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  1. VA

    An abbreviation for U.S. Department of Veterans Affairs. Formerly called the Veterans Administration, this federal government body provides benefits and services to military veterans and their families. Illustrative caselaw See, e.g. Shinseki v. Sanders, 129 S.Ct. 1696 (2009). See also Military Military law Martial law
    Mortgage loan available to veterans of US Armed Forces.
    (Civil Law) A surety or pledge.
    Lat. In the civil law. A pledge; a surety; ball or surety in a criminal proceeding or civil action. Calvin.
  2. VA Loan

    A VA loan is a mortgage loan in the United States guaranteed by the U.S. Department of Veterans Affairs (VA). The loan may be issued by qualified lenders. The VA loan was designed to offer long-term financing to eligible American veterans or their surviving spouses (provided they do not remarry). The basic intention of the VA direct home loan program is to supply home financing to eligible veterans in areas where private financing is not generally available and to help veterans purchase [...]
    Mortgage loan available to veterans of US Armed Forces. Usually offers better rates and an easier acceptance than a standard loan.
  3. Vacancy

    A place which is empty. The term is principally applied to an interruption in the incumbency of an office. The term "vacancy" applies not only to an interregnum in an existing office, but it aptly and fitly describes the condition of an office when it is. first created, and has been filled by no incumbent. Walsh v. Comm., 89 Pa. 426, 33 Am. Rep. 771. And see Collins v. State, 8 Ind. 350; People v. Opel, 188 111. 194, 58 N. E. 996; Gormley v. Taylor, 44 Ga. 76.
    A place which is empty. The term is principally applied to cases where an office is not filled. 2. By the constitution of the United States, the president has the power to fill up vacancies that may happen during the recess of the senate. Whether the president can create an office and fill it during the recess of the senate, seems to have been much questioned. Story, Const. §1553. See Serg. Const. Law, ch. 31; 1 Breese, R. 70.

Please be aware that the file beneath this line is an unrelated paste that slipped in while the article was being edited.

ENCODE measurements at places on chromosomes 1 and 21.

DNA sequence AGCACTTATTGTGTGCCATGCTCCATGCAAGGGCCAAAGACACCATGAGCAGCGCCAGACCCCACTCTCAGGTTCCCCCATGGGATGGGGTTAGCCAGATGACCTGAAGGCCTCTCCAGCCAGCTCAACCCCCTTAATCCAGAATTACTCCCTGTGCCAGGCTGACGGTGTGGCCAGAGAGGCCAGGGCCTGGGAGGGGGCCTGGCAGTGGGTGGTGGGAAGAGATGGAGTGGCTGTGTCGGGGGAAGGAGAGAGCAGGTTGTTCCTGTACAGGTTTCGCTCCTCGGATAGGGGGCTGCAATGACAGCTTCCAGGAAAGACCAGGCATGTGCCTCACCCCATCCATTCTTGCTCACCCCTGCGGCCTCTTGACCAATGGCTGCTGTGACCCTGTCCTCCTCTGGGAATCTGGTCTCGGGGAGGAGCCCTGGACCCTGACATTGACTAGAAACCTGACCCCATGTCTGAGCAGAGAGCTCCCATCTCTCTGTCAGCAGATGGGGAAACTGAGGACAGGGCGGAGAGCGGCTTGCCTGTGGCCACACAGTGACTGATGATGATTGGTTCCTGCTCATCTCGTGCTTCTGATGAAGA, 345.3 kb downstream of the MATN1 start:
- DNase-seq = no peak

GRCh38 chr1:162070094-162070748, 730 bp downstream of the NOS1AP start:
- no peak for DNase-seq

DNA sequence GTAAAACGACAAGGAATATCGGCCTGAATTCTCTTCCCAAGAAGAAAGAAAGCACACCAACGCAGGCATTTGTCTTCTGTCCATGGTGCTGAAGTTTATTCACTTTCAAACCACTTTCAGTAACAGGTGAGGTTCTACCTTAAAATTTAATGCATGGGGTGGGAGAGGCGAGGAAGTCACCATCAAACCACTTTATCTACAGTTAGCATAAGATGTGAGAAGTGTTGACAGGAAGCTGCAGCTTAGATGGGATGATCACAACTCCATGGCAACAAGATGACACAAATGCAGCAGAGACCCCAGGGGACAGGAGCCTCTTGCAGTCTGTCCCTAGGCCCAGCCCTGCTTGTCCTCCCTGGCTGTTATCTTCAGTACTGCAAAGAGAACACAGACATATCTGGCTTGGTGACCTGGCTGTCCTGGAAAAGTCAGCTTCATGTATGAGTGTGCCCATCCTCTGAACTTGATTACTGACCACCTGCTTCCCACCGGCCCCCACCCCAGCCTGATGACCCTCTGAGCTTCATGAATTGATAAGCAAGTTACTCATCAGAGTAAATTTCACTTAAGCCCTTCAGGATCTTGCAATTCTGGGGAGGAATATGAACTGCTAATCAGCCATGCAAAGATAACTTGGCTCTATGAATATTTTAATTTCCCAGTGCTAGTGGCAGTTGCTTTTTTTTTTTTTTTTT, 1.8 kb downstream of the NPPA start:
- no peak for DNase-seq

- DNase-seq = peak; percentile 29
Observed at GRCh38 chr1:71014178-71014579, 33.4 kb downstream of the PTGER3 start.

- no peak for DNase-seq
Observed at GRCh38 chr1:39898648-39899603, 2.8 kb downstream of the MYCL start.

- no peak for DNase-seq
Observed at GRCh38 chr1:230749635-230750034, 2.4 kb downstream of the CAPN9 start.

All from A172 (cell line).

4. Vacancy Factor

    Gross loss of income from an untenanted property available for lease.
  5. Vacancy Rate

    Percept of all units that can be occupied but are not currently occupied.
  6. Vacant

    1) Empty, unclaimed, and/or unoccupied real property. 2) An abandoned estate, i.e. an estate that has no heirs or claimants. Illustrative caselaw See, e.g. Simmons v. Saul, 138 U.S. 439 (1891). See also Abandoned property
    A building that does not have any contents or inhabitants.
  7. Vacant Possession

    Vacant possession is a property law concept. Giving 'vacant possession' refers to a legal obligation to ensure that a property is in a state fit to be occupied at a given point in time. Vacant possession is most commonly known of on the sale and purchase of residential property and many find that, on the purchase of a new home, they do not obtain vacant possession as desired. The concept is also an essential element in the grant and termination of leases and other tenancy agreements. It is a [...]
    An estate which has been abandoned, vacated, or forsaken by the tenant. In the older books, "possession" ls sometimes used as the synonym of "seisin;" but, strictly speaking, they are entirely different terms. "The difference betwcen possession and seisin is : Lessee for years is possessed, and yet the lessor is stlil seised; and therefore the terms of law are that of chattels a man is possessed, whereas in fcoffments, gifts in tail, and leases for Ilfe he is described as 'seised.'" Noy, Max. [...]
    A legal obligation to ensure that a property is in a state fit to be occupied at a given point in time. Vacant possession is most commonly known of on the sale and purchase of residential property and many find that, on the purchase of a new home, they do not obtain vacant possession as desired.
    Estates. An estate which has been abandoned by the tenant; the abandonment must be complete in order to make the possession vacant, and therefore if the tenant have goods on the premises, it will not be so considered. 2 Chit. Rep. 17 7; 2 Str. 1064; Bull. N. P. 97; Comyn on Landl. & Ten. 507, 517.